A lightweight, waterproof jacket that one can pull out of nowhere, when in the middle of nowhere, is a desirable bit of kit. If the thing looks great too, it’s a double coup. To be ready for anything the heavens might chuck down, and appear very smart while doing so, look no further than the spring collections, where there is a veritable coach party of cool cagoules, marrying state-of-the-art fabrics with elegant tailoring and smart details.
It was a former marine, Noel Bibby, who in the 1960s first marketed the packable cagoule under the brand name Peter Storm. The virtues of Bibby’s proto version, with its no-frills cut and vivid single colours – a look adopted over the years by everyone from rural ramblers to Liverpool “scallies” – have been captured by Orlebar Brown, which has updated the cagoule for 2017 with superior fastenings and the latest technical fabrics. The Nichol (£295), in Pomodoro red, tucks into its own central pouch, but has a high elastane content for a stylish fit that still allows for movement – as well as bonded waterproof seams and rubberised zip pullers.
Another technical brand that gets it right for spring has, like Peter Storm, been in the game for decades: Massachusetts-based Penfield, maker of quality outerwear since the 1970s. Its olive-green Gibson jacket (£115), in water-resistant, windproof cotton-nylon with a front pouch and an internal cinched waist, wins style points for its simplicity and authenticity. Also commendable is its Colfax jacket (£125), in an engineered, super-water-repellent fabric (rain beads up and runs right off).
Making sportswear look luxurious and desirable has long been a Prada forte. Its technical cagoules (£865) in dove grey or azure blue, with a matte finish but a plush feel, have white, pink and blue taped sealed zips for graphic contrast. There are also oversized versions with bright panelling in macro rip-stop patched fabric (£1,050) and appealing colour accents, such as pale grey against lime top stitching (£830) or silver against sky-blue (£1,350). The more expressive take (£850) seen at Marni, meanwhile, is exemplified by a nylon model with a geometric print in claret and white, resulting in some serious decorative impact (enhanced, if you choose, by a matching soft rucksack, £735).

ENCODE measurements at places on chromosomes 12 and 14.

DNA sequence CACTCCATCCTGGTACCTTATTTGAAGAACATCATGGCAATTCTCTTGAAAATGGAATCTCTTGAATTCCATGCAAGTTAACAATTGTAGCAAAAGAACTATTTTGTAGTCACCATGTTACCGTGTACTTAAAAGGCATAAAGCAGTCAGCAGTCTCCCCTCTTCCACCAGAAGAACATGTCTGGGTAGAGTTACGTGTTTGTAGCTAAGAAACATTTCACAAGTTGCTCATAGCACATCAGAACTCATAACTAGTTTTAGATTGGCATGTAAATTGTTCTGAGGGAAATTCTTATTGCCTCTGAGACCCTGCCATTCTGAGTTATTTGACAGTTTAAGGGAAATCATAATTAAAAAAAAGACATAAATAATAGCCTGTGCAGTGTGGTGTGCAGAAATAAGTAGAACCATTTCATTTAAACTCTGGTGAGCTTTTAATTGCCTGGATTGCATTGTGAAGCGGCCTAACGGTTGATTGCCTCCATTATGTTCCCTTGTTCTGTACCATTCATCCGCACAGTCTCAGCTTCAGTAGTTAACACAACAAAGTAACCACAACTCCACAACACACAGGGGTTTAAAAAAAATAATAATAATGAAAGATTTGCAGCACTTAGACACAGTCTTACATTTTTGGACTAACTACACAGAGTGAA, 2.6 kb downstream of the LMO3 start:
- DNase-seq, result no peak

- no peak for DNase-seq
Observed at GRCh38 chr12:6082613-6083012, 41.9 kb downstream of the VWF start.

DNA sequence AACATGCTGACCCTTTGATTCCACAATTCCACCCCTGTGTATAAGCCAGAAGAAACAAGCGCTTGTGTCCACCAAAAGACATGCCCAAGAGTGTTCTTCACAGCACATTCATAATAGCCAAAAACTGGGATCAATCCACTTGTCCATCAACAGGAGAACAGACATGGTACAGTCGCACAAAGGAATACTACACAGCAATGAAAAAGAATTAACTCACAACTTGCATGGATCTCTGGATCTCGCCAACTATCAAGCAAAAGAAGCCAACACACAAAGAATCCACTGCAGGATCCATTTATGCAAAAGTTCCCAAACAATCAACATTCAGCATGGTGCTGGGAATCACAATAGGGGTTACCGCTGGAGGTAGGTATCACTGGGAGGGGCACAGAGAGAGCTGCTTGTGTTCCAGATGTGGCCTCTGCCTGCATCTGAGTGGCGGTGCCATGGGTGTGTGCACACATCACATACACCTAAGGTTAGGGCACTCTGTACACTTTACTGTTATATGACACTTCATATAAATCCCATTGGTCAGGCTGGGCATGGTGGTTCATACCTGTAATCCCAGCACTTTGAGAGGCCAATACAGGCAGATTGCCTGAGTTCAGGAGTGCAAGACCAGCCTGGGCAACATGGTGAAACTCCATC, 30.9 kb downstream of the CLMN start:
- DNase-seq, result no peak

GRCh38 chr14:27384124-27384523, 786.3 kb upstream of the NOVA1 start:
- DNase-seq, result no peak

Even the high-octane glamour specialists at Versace have made a foray into rambler-chic territory. Extravagant versions feature opulent house Baroque prints (£1,720), but the best in my opinion is a plain, navy waterproof taffeta cagoule (£1,370) – the dark metal hardware, abundance of pockets and gathered drawstring providing all the embellishment necessary. A longer black model (£1,550), a cagoule-parka hybrid, is also successful.
Moncler showed some stylish packable anoraks, with contrast panelling and pronounced texture via combinations of technical fabrics. Its Légère series (£430), in steely grey and aqua blue, is great-looking, as is a maroon model (£350) with patch pockets. Some boast the house’s signature red, white and blue-trim tape, adding a retro French-casual accent (and underscoring Moncler’s sports heritage).
“Cagoules are born from functionality, yet are so adaptable. That allows great freedom in shaping their silhouette and in fabric choice.” So says Lou Dalton of her own fresh interpretations. Her abstracted floral, semi-transparent cagoule (£300) is probably best left to the runway, but the same model in simple black nylon is eminently wearable – as is a longer version (£698), inspired by Norwegian fishermen’s oilskins, in black or vibrant orange. Canali’s unique marriage of car coat and cagoule (£800), with a packaway hood, hidden two-way patch pockets and phone pouch, all in a warm burnt-saffron technical fabric with an elegant matte finish, is one of the most city-friendly takes on the trend.
The cagoule is further refined for city (or even City) streets at Oliver Spencer. “I enjoy the poncho-like swagger you get with wearing a cagoule and a suit,” Spencer tells me. His version (£289), in deep-green polyester or navy cotton, nails the classic half-zip paradigm, but is cut for a slimmer fit that works brilliantly over tailoring. A more flamboyant military (but still streamlined) take comes from French house APC, via a khaki cloud-camouflage print (£220) with meshed panel, taped zips and seams and an adjustable hem.
Some of my favourite interpretations are at Nemen, the Italian brand that regularly collaborates with specialist technical-fabric factories. With superior seal zip closures and taped seams, Nemen cagoules hold up as serious performance gear. The slightly sheen-y nylon Filter Hooded Smock jacket (£470) has a remarkable crinkly, organic feel. Another (£425) has an ink-dark camouflage pattern and an aluminised body, providing both heat reflection and waterproofing; there’s an ombré effect too, as if the cagoule has been dipped in dye.
Such colour and dye innovations are CP Company’s stock in trade, and the Italian house’s Chrome anorak (£359), in a pale lime-mint green, is a prime example. Chrome is a woven monofilament nylon that CP developed for use in garment dyeing; this is a connoisseur’s lightweight fabric, robust and engineered for durability, yet gossamer-fine to the touch. Colour, tailoring, technical innovation, heritage, military chic, urban cool: it’s remarkable how many concepts are rolled up and packed into the humble cagoule this season.